Specifically, the signatory ministers claim to improve electricity regulation to “better establish the relationship between the prices paid by consumers and the average costs of electricity production.” It is an explicit recognition that, indeed, companies are billing more for electricity than it costs to produce it, at the expense of consumers.
The question is, how to achieve this goal? The solution is to design electricity markets capable of revealing the true average costs of each technology, unlike current markets that only manage to reveal the cost of gas generation.
This objective is already being achieved for the new renewables that enter the market through auctions of long-term contracts, held by the regulator on behalf of all consumers. By making companies compete, before undertaking investments, to determine the price of their production in the long term, their prices are stabilized around their average costs, transferring to consumers the lower costs that come from the hand of renewables.
The Gordian knot of the reform lies in the remuneration of the existing generation park –mainly nuclear and hydroelectric– because the impossibility of continuing to invest in these technologies makes it difficult for competition to contribute to solving the problem. Therefore, to avoid further distortions, it seems inevitable to resort to price regulation that prevents the over-remuneration that nuclear and hydroelectric plants now enjoy, protected by the lack of competition, from continuing to put the economy in check.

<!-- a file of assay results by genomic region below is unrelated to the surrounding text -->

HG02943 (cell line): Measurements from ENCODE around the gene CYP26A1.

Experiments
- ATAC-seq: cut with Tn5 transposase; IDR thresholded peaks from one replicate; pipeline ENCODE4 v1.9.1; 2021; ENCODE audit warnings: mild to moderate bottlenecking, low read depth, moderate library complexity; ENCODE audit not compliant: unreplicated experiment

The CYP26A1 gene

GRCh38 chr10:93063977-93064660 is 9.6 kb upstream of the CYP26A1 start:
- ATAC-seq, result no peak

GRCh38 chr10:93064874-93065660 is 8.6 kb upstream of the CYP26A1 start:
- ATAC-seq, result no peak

Therefore, the question that arises is: at what price to pay back the production of nuclear and hydroelectric plants? Can the regulator of the price proposed by the electricity companies themselves be trusted? Obviously not: it is in their own interest to make the regulator believe that their costs are high in order to obtain a more favorable remuneration.
The only reliable way to overcome the asymmetric information that haunts the regulator is to carry out a regulatory audit that reveals what your variable costs are, and what part of your fixed costs have not yet been recovered through the various regulated payments and benefits of market they have received for decades.
Only with this verified information will it be possible to establish a price for nuclear and hydroelectric generation that provides them with a reasonable profitability, as well as stable, the latter question for them is not trivial if it is taken into account that the expansion of renewables will depress the wholesale market prices in a few years.
Maintaining institutions that generate imbalances as strong as the one currently being generated by the electricity market is simply not sustainable. From a reform capable of “better establishing the relationship between the prices paid by consumers and the average costs of electricity production”, we will all come out ahead.
Europe – with the push of Spain – should lead this reflection from the regulatory perspective, aligning the review of the Single Energy Market with the objectives of the European Green Deal and the urgency of consolidating a sustained, balanced and environmentally sustainable recovery, which distributes its benefits equitably in society.
This review of the regulatory mechanisms would also make it possible to undertake the Energy Transition at the lowest cost to society, making it easier for citizens to perceive its benefits as a necessary condition for the social support that this profound change needs. And if Europe does not do it, it will be the Member States who do it, on their own. But then the essence of the European project will have been lost, jeopardizing its own continuity. At stake is much more than the price of energy.